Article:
Bitcoin could make further strong gains if consumers and businesses use it across the board. This is unlikely, though, owing to network effects and the hostile stance of governments, writes Dr Jörg Krämer, Chief Economist at Commerzbank. He argues that in the developed countries at least, there will hardly be any stable demand for bitcoins, and it will no doubt continue on a rollercoaster ride. Included within the article is an attempt by Commerzbank to provide a calculation on the fair value of bitcoin. This question is getting some attention, with RealVisionTV producing ” The Big Story – How The Hell do you Value Bitcoin?” , which is worth checking out too. This Commerzbank analysis based on Krämer’s opinion piece in today’s edition of the FAZ newspaper. Commerzbank clients can read teh full note via the bank’s research portal.
Dean Curnutt, founder of Macro Risk Advisors puts today’s low vol climate into context in this piece, which was also published on BloombergView. In this piece he discusses the way in which the shattering of a strong degree of market consensus lies at the heart of risk-off events. With that in mind, he looks at what the means for today’s asset prices. 1) He argues that the probability of a recession is low, corporate earnings will grow and the S&P 500 will continue to rise. Both model and surveys driven approaches generally forecast a recession probability of less than 15% the next 12 months. Among the 8 strategists that have submitted year-end 2018 price targets on the S&P 500 to Bloomberg, not one forecasts a decline in the index over the next year. 2) Inflation and interest rates are low and stable, and with high confidence, markets believe they will remain that way. Inflation options imply only a 16% chance that CPI will exceed 3% over the next year. The MOVE index of interest rate implied volatility just reached an all-time low. 3) Geopolitical risk poses little threat. Implied volatility on the Korean won has receded to levels not observed since 2014 as investors shrug off heated rhetoric between the US and DPRK. 4) Equity market volatility is low and will remain that way. VIX option prices imply just a 12.5% chance that the fear gauge will be above 20 out three months. 4) Return correlations, both among equities and between stocks and bonds will continue to be very low, serving to reduce overall portfolio risk. If you’d like to read samples of MRA’s coverage on risk management and vol markets, they are happy to provide. Click below.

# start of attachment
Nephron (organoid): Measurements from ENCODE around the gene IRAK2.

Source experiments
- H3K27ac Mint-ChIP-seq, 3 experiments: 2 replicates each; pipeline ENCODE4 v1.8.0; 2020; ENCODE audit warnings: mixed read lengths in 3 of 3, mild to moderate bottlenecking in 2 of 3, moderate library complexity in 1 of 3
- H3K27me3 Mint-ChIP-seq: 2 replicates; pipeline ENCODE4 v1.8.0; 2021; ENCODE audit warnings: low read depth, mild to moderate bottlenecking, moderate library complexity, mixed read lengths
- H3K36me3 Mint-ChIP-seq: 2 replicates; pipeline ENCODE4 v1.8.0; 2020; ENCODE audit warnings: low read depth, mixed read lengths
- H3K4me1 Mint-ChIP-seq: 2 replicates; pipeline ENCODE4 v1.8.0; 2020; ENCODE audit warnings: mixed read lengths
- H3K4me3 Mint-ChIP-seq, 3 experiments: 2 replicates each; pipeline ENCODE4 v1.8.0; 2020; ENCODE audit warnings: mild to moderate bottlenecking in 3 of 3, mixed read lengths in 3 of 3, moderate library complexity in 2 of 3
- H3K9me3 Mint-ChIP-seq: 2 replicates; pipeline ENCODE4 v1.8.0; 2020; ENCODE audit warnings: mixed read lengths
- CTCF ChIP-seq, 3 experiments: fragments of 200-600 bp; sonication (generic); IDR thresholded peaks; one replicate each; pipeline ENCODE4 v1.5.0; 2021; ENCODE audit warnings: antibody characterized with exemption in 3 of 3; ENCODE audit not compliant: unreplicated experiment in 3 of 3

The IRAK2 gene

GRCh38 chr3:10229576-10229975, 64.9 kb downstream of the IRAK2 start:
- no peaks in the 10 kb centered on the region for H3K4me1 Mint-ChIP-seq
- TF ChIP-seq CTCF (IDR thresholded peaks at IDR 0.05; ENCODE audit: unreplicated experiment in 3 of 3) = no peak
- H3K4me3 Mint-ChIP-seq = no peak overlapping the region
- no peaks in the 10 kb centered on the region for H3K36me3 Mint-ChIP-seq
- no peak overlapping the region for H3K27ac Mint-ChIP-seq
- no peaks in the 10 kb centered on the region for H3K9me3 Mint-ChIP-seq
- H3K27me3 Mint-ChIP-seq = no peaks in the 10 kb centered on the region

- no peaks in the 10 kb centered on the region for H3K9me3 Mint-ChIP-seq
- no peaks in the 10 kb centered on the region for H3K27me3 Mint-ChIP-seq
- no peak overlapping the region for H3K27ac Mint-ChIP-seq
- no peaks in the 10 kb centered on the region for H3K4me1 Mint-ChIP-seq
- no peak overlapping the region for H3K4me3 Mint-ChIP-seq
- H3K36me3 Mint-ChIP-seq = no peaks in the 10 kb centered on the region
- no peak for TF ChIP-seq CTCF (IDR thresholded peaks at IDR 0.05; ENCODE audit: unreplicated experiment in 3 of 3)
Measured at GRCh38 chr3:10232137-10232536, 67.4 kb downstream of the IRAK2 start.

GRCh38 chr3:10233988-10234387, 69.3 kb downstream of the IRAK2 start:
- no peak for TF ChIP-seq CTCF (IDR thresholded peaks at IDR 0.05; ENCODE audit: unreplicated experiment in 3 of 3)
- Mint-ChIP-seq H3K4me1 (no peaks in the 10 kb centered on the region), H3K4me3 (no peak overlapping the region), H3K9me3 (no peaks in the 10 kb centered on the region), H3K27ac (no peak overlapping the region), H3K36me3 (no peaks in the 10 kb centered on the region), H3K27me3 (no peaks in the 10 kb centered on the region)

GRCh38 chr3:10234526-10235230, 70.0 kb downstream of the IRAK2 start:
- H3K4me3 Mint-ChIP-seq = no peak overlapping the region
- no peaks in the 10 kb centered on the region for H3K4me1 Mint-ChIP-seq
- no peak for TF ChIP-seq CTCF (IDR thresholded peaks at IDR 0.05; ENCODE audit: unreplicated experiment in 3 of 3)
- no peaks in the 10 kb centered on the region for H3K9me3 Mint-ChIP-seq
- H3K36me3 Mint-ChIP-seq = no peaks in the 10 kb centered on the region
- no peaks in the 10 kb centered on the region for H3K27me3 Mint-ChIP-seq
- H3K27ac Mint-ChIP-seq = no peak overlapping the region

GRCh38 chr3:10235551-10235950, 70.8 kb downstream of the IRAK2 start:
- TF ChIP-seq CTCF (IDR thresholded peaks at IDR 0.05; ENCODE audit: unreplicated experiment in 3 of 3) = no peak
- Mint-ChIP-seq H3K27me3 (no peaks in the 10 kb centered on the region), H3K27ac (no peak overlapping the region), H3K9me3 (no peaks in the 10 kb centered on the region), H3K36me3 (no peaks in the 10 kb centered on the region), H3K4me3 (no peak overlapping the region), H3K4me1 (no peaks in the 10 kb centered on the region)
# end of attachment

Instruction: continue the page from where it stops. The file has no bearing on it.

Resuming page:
In this note the team at Longview Economics write that in bull markets, equities typically continue to trend higher (at least) until their own medium term models begin to generate clear SELL signals. Currently, there’s a distinct lack of SELL signals from their models with evidence that ‘sell-off risk’ is relatively low. Seasonality, and strong US economic momentum and earnings growth add to the case for further gains in equity markets, say Longview. This piece can be purchased on RSRCHXchange, alternatively contact the provider directly.
China’s 19th Party Congress in October laid out long-term objectives and policy directions for the country, but interpretations of its near term policy implication vary, writes UBS’s China economist, Tao Wang in this report. That’s why he thinks that the upcoming annual Economic Work Conference (EWC) should help shed some light, including on three questions high on investors’ list: 1) Will China significantly lower its annual growth target or abandoning it altogether? 2) Will the PBC raise interest rates in light of rising inflation? And 3) Will deleveraging lead to significant credit market volatility and serious credit event? Their key conclusions are that they expect a slightly lower growth target, the PBoC may raise interest rates in 2018 if inflation and US rates rise more than envisaged, that deleveraging will likely continue to tighten liquidity conditions, but that a serious market calamity is unlikely. UBS clients can view the full note on UBS Neo.